Rights are a concept logically derived from the nature of existence and man. Many people can *claim* rights for other things, but those people are wrong on logical grounds (this does require a long philosophical argument to prove though). That’s the difference.

    That said, Tom’s assertion that things can have contractual rights without natural rights may be correct. When states in this country united under the Constitution, it was understood that they did have the power to leave the union. They clearly don’t have that power anymore, even though none of them willingly forfeited it. Of course, that’s a separate issue from whether libertarians should talk about secession from a strategic point of view.

  23. Erik G.

    Red @11:

    I love how League members always try to re-frame the debate back to the SPLC and/or claiming that any negative source must be a ‘Cultural Marxist’ organization. F’n really? So everyone who criticizes y’all must be a cultural marxist?

    For the record, most of my criticism of the League comes from interacting with shit-tons of its members while living in SC. Not only did I meet tons of them during campaigns (including one particular campaign where the campaign director somehow thought y’all were *the* critical vote, and courted y’all to the extant that your members flooded campaign HQ constantly), but I met a good number of League members in my profession at the time (bartending).

    Some of the most vile, hateful, racist things I’ve ever heard anyone say have come out of the mouths of League members. This occurred not only in campaign conferences, but also after members have been liquored up a little, or in the heaven-only-knows-how-many countless debates over the Confederate flag that I had to endure.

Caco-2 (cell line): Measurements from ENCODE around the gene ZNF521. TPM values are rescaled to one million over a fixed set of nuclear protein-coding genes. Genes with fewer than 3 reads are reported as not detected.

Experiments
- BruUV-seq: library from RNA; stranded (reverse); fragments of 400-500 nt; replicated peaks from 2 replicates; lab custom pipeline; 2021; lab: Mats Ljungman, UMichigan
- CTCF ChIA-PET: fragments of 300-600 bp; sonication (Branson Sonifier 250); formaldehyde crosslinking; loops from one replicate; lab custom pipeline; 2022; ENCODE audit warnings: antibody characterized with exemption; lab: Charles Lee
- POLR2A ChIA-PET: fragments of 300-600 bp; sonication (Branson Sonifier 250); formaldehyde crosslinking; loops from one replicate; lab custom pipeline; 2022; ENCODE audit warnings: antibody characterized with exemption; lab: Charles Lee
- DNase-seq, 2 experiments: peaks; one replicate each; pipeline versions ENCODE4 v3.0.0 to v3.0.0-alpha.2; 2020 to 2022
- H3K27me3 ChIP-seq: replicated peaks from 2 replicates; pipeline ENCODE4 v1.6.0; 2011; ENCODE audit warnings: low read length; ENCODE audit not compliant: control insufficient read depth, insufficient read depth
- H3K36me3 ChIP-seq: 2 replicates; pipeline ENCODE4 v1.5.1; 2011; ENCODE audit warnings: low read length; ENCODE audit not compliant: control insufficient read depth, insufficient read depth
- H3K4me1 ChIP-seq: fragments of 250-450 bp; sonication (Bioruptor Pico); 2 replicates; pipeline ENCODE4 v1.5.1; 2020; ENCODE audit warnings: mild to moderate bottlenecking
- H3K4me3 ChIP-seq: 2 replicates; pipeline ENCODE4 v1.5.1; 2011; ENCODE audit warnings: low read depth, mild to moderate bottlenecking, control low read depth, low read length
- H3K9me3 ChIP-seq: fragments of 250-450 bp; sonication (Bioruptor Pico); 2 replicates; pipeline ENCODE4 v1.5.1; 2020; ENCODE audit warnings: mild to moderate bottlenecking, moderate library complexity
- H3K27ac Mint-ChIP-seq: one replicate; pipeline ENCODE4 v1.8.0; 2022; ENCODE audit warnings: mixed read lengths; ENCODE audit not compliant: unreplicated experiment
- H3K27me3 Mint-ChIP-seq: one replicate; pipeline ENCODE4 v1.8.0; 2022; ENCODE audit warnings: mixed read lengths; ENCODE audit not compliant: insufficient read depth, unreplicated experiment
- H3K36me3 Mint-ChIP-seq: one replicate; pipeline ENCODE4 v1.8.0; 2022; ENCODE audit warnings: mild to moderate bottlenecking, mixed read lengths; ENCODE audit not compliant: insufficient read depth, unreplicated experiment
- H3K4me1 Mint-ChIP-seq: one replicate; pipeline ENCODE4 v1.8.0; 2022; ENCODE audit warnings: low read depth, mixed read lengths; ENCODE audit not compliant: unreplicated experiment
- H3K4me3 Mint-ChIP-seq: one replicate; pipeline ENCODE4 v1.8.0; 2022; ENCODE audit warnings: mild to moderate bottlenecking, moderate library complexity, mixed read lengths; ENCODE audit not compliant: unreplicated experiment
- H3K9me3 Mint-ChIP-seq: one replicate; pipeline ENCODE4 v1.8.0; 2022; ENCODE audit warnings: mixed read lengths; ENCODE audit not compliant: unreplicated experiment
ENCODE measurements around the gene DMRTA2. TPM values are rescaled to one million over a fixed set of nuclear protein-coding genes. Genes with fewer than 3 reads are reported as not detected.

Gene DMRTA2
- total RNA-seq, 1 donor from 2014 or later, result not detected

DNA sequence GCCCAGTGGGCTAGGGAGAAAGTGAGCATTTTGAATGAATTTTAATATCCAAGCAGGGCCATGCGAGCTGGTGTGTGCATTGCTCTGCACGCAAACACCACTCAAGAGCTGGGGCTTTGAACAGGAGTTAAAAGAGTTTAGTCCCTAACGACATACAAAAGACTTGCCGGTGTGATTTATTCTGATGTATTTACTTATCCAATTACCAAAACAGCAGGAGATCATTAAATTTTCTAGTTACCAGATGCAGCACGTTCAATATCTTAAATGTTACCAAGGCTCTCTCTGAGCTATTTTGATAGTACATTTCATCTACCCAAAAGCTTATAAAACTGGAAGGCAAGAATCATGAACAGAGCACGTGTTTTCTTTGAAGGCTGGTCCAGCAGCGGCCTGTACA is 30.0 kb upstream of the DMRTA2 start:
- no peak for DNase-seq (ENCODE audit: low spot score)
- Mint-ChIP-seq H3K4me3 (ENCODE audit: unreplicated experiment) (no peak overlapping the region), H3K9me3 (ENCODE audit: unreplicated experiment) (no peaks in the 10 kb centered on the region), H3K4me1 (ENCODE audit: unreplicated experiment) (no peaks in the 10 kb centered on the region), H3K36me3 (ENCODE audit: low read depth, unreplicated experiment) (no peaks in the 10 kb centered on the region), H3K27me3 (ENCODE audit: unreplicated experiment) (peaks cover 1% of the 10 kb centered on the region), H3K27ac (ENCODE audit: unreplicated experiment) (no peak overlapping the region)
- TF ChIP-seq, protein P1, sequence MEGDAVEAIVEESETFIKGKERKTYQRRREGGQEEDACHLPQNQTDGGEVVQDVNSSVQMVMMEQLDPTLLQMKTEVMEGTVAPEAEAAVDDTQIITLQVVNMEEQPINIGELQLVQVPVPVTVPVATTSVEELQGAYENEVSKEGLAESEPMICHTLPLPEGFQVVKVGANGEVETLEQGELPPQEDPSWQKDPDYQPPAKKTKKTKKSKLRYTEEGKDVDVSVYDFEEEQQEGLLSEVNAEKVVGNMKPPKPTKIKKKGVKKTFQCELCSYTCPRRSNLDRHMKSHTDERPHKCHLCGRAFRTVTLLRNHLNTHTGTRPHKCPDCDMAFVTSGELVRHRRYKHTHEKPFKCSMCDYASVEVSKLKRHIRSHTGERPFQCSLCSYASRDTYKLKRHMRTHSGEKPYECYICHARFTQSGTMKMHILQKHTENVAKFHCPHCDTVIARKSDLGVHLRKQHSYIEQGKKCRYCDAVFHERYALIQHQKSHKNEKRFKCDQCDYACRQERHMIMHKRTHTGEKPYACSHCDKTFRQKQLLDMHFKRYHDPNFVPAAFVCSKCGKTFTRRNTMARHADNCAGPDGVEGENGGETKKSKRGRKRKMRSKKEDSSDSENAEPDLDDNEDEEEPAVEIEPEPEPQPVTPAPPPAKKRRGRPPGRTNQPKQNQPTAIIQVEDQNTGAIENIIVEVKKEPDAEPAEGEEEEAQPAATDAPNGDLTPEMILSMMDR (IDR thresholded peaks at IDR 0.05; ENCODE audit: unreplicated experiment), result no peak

So yes, I think a lot of League members are despicable, hateful trash. Does this mean all League members are this way? No. I don’t collectively say that “if you’re a member of the League, you’re racist.” However, I am quite comfortable that because of the high number of racists in the League, and its leadership’s association with racism, to say that the League itself is racist.

    I can’t even tell you how many times people in SC thought I was ‘one of them’ and decided to give me the ‘closed doors’ talk since we were in ‘similar company.’ The shit that came out of their mouths was astounding.

    And, for the record, this is no knock on SC. I love the state, consider it my home, and truly believe it to be my favorite place in the world. I probably have more friends in SC than in the rest of the country combined, but I assure you we all stay away from the loonies who associate with the SC League of the South.